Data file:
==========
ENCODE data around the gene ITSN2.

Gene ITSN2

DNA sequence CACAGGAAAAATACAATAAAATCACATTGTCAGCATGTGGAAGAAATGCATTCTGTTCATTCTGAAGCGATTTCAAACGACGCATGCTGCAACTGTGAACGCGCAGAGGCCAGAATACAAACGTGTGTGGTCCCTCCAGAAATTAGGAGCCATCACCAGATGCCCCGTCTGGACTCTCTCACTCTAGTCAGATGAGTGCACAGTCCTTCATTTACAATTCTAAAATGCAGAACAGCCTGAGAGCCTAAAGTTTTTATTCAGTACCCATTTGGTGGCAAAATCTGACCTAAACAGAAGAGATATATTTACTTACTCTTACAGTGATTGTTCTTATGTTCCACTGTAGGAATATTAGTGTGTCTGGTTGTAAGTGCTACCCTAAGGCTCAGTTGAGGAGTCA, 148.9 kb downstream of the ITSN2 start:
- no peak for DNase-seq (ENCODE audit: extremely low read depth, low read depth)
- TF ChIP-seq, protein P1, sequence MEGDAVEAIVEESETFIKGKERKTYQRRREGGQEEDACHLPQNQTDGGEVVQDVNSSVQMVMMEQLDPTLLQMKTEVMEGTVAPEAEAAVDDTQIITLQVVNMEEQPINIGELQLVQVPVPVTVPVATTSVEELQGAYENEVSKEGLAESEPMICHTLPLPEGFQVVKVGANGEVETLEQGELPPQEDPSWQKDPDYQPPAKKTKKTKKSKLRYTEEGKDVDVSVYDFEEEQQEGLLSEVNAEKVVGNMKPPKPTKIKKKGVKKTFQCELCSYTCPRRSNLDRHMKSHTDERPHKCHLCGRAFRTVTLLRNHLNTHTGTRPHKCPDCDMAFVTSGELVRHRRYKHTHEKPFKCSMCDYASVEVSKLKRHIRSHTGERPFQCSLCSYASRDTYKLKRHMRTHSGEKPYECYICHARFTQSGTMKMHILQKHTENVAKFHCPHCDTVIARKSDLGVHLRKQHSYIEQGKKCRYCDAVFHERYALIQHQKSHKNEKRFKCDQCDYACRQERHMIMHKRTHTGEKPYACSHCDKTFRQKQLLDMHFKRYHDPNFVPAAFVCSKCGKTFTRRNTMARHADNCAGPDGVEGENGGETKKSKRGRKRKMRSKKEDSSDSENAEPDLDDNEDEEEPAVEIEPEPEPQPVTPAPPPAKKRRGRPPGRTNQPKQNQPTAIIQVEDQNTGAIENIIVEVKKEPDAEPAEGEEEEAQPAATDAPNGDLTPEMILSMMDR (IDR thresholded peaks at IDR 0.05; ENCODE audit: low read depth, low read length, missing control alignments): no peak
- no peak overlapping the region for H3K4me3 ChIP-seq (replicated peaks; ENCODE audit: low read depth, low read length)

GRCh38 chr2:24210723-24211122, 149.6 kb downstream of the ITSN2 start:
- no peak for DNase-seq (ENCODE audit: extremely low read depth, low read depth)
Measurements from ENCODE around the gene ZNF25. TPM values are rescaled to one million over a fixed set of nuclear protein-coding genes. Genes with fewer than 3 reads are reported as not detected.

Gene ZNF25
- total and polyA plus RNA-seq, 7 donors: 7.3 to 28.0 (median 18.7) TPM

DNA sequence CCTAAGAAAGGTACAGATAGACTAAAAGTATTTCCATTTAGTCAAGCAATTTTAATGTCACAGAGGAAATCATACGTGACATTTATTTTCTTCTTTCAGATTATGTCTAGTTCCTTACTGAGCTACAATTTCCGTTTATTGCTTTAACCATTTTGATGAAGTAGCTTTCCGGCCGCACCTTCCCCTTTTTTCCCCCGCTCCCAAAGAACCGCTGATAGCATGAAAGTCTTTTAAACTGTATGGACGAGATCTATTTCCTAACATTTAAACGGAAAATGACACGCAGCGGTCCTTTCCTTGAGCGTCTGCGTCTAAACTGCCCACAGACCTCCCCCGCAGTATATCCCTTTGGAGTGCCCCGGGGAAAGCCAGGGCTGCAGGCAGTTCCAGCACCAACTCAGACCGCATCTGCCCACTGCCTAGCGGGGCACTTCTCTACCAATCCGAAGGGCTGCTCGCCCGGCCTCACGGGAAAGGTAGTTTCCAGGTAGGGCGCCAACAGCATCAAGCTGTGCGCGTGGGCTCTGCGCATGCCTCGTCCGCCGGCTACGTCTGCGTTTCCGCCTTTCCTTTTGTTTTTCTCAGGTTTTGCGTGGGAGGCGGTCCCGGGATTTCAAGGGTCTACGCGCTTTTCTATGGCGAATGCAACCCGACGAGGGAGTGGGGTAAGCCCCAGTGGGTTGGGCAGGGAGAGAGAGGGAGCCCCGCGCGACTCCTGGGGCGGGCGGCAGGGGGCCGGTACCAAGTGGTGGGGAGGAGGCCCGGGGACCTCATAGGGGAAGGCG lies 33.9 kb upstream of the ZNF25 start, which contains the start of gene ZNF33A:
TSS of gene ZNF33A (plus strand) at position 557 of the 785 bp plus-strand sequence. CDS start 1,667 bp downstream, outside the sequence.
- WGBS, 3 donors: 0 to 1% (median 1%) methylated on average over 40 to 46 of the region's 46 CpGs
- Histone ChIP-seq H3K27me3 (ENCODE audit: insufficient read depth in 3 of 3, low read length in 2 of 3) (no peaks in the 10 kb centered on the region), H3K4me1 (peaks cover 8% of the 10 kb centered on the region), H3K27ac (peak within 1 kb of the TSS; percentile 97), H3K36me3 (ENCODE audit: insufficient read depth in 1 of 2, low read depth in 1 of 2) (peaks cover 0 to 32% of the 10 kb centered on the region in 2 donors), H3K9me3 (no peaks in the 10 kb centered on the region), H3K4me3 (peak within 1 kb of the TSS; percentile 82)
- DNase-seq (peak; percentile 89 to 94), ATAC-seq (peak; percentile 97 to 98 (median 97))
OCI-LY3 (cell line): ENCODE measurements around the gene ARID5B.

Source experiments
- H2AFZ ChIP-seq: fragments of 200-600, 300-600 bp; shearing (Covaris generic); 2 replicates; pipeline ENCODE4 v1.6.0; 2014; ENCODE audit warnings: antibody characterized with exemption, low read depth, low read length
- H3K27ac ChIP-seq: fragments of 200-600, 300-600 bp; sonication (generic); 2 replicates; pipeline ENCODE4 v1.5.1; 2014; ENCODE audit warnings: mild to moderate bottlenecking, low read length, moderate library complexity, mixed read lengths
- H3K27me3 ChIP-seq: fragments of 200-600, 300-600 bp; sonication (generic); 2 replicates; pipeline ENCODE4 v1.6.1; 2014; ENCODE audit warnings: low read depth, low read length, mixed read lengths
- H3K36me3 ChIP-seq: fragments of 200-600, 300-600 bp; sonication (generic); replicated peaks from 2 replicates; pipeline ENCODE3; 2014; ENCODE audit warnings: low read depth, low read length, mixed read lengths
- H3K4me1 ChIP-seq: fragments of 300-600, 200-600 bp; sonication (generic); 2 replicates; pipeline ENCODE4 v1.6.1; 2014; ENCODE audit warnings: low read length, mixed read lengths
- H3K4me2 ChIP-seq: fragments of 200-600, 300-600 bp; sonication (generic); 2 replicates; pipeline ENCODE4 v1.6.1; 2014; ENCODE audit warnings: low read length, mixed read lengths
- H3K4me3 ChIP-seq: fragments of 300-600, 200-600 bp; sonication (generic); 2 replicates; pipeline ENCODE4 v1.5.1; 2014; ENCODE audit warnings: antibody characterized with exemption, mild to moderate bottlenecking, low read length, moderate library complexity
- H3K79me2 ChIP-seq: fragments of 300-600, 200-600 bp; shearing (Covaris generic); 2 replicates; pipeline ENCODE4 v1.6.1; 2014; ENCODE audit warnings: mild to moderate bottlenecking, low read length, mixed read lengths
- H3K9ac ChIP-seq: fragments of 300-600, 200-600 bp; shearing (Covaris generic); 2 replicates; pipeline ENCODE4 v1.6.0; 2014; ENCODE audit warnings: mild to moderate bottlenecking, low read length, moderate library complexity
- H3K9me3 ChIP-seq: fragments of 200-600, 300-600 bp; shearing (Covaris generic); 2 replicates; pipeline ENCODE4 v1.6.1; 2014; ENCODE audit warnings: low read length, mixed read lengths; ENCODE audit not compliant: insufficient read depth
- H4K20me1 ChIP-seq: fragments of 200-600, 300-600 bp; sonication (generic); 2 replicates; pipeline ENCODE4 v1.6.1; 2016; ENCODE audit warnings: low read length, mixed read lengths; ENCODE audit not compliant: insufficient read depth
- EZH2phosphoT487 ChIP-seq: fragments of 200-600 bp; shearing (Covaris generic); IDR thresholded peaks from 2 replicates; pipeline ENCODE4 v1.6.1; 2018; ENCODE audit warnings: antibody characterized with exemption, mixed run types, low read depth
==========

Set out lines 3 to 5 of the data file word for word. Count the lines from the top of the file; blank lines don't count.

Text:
DNA sequence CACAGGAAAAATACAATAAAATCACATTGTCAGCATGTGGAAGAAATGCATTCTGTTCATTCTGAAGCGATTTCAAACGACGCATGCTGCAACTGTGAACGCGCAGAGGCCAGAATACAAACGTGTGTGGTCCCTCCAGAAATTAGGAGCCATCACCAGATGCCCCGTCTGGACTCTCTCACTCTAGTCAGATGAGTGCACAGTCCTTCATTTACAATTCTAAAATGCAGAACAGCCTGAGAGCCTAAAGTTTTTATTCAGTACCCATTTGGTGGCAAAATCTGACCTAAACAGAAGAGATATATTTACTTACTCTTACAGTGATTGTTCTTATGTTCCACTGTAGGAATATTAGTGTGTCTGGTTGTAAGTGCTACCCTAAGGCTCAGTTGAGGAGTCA, 148.9 kb downstream of the ITSN2 start:
- no peak for DNase-seq (ENCODE audit: extremely low read depth, low read depth)
- TF ChIP-seq, protein P1, sequence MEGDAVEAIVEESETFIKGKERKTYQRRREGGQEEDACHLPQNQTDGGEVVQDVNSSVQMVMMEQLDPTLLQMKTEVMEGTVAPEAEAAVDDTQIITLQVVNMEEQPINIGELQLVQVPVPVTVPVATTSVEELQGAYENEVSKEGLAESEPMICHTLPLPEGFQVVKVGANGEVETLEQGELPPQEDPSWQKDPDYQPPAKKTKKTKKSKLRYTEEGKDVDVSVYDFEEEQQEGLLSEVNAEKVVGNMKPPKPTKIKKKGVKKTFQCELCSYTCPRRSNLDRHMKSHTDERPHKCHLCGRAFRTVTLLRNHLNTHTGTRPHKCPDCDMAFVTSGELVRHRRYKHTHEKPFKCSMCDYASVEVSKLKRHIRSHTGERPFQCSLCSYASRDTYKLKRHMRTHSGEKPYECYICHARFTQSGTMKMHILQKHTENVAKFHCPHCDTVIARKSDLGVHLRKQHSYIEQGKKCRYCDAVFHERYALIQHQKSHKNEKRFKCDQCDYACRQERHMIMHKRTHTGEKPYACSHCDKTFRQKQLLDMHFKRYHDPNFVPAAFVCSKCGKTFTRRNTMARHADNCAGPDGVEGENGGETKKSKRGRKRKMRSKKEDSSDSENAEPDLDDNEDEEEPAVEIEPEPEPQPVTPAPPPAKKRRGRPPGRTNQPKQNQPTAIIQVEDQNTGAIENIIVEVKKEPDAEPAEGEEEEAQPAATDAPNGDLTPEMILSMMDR (IDR thresholded peaks at IDR 0.05; ENCODE audit: low read depth, low read length, missing control alignments): no peak